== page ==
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Editorial: Advancing critical discovery of novel approaches to understanding and eliminating pain inequities

Booker, Staja Q.; Morais, Calia A.; Merriwether, Ericka N.
ISSN: 2673-561x
CID: 5550142

Antiracism CoaliTION in Pain Research (ACTION-PR): Guiding Principles for Equity in Reporting [Editorial]

Hood, Anna M; Morais, Calia A; Aroke, Edwin N; Booker, Staja Q; Campbell, Lisa C; Campbell, Claudia M; Goodin, Burel R; Janevic, Mary R; Kapos, Flavia P; Mathur, Vani A; Merriwether, Ericka N; Letzen, Janelle E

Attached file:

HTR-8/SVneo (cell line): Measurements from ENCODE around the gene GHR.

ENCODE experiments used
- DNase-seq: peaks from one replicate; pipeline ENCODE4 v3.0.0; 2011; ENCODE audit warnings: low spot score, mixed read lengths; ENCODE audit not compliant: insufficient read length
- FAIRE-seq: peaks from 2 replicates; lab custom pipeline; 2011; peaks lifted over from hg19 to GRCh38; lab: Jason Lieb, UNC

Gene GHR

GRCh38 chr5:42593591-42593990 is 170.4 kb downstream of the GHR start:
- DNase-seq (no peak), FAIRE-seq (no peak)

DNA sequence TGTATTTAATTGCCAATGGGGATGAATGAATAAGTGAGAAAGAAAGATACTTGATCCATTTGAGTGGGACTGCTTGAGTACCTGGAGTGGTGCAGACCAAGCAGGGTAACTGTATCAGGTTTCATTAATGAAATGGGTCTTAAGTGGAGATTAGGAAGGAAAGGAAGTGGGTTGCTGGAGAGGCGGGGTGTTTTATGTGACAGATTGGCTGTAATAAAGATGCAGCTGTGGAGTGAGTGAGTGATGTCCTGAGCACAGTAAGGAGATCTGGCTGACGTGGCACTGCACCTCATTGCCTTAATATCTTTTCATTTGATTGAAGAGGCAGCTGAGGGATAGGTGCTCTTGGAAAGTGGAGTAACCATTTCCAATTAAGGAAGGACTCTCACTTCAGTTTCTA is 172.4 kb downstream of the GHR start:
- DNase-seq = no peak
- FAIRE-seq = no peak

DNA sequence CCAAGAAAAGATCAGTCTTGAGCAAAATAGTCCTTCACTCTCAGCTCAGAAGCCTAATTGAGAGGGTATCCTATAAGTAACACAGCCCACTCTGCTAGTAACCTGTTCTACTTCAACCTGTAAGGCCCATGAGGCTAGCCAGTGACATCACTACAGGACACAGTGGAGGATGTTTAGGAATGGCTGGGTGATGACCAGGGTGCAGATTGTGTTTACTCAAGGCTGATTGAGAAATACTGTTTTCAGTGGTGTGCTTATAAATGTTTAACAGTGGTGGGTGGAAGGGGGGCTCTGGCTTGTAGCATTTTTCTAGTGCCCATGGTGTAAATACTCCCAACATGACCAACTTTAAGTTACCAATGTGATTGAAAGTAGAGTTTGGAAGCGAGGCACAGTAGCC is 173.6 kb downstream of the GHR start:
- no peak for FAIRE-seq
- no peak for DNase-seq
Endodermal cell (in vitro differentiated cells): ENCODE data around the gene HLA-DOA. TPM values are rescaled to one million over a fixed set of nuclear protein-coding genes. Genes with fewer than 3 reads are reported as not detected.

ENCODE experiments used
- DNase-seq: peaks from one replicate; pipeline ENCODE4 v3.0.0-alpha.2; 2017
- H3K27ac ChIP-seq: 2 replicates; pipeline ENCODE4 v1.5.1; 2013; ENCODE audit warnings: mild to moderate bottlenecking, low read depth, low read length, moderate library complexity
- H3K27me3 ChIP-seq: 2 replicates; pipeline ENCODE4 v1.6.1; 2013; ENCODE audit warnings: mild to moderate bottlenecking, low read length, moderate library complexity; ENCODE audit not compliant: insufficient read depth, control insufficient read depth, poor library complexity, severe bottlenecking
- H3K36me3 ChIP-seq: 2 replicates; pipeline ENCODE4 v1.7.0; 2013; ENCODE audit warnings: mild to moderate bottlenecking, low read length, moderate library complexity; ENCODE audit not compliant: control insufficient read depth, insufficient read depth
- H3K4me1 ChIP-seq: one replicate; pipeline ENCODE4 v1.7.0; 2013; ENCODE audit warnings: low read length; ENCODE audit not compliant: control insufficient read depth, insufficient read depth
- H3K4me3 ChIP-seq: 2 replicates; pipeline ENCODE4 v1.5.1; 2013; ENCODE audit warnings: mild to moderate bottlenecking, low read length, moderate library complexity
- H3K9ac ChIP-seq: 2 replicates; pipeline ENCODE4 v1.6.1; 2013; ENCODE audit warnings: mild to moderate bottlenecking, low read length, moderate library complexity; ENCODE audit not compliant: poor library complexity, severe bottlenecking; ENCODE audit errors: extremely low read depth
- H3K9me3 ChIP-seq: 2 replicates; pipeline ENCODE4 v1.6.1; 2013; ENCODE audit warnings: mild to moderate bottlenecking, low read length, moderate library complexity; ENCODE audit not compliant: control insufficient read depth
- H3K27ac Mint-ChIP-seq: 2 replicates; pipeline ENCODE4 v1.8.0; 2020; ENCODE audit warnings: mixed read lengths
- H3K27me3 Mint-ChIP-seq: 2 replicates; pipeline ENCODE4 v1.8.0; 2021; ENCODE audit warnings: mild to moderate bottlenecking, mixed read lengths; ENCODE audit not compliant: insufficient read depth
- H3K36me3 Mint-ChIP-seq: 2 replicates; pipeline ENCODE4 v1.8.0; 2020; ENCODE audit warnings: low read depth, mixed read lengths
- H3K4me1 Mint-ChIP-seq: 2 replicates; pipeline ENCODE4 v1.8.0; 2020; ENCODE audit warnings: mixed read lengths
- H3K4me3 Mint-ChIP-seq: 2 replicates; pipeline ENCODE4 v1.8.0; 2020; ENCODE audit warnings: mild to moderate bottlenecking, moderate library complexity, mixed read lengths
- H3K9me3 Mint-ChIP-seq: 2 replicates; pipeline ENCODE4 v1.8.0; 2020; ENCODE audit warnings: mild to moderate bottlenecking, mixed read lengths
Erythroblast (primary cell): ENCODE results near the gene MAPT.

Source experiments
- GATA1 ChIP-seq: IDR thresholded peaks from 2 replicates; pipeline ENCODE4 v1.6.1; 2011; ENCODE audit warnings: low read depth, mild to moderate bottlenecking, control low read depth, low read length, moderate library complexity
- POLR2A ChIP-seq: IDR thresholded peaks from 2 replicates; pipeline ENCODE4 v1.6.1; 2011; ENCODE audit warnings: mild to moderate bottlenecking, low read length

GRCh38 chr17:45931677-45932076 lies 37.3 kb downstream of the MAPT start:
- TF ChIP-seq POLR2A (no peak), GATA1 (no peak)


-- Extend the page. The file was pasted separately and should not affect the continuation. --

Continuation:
PMID: 36460609
ISSN: 1528-8447
CID: 5374952

Racism exposure and trauma accumulation perpetuate pain inequities-advocating for change (RESTORATIVE): A conceptual model

Hood, Anna M; Morais, Calia A; Fields, LaShawnda N; Merriwether, Ericka N; Brooks, Amber K; Clark, Jaylyn F; McGill, Lakeya S; Janevic, Mary R; Letzen, Janelle E; Campbell, Lisa C